How to Increase Rent or Evict Seasoned Tenants

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When purchasing a property full of seasoned tenants the transition can be rough. Tenants may have been living there for decades with rent far below the market rate. An existing lease agreement may offer protection if tenants choose to complain or resist policy, rule, or rent changes. In extreme cases, you may need to know how to evict a tenant.

Even with an existing lease agreement though, there are still situations where you can make changes without losing tenants. It takes effort, and could mean coping with difficult tenants for a time, but it’s worthwhile — seasoned tenants often take good care of their rental and pay reliably.

Regardless of whether you intend to increase rent or evict, we have information you need:

Rules for Increasing Rent

It’s important you tread lightly and be amicable when approaching a rental situation where you plan to increase a tenant’s rent. There are several rules you must follow for the increase to be legally binding.

You didn’t buy the property to lose money, but it’s no surprise that someone would take issue with being asked to pay more money for the exact same good or service. If this happens your tenant may even push back or resist these increases, but at the end of the day you have to cover your costs and receive a sufficient premium for the risk you are assuming.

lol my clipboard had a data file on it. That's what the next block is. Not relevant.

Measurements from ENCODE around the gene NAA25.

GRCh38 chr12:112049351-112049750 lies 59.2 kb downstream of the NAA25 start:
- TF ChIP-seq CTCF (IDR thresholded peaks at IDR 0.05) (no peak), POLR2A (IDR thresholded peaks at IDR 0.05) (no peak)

Legal Limitations

Before you can increase the rent, the following must usually be true.1

  • It’s been 12 months since the last rent increase or start of the tenancy.
  • You’ve provided formal notice at least 90 days before the increase comes into effect.
  • The increase cannot be greater than the threshold set by the government.

It’s a good idea to give your renters much more than 90 days notice if you know you’ll be increasing their rent though — this allows time for them to prepare for the change.

You must ensure any rent increase does not exceed the legal threshold, otherwise your tenant can dispute the improper amount and you’ll be at the mercy of the Landlord and Tenant Board. The guideline increase for 2024 is 2.5%.1

Legal Exceptions

In certain circumstances, rent can be increased outside the regular guidelines: 1

  • New buildings, additions to existing buildings, and most new basement apartments that are occupied for the first time after November 15 2018 are exempt from rent control.
  • In care homes and retirement homes, the rent increase guideline only applies to the rent portion of the bill.
  • You can submit a request to the Landlord and Tenant Board for approval to raise your rent above the guideline, but this requires the tenant to agree.

How to Evict A Tenant

If you’re unhappy with a tenant, choosing to evict is certainly an option. However, evicting a tenant is a very serious matter. It’s important you exhaust all options before giving someone the boot.

You must have legal cause to evict your a tenant. Many seasoned tenants will have a good history of utilizing the space properly and paying their rent on time, meaning you might have to search for other cause to validate moving forward with an eviction.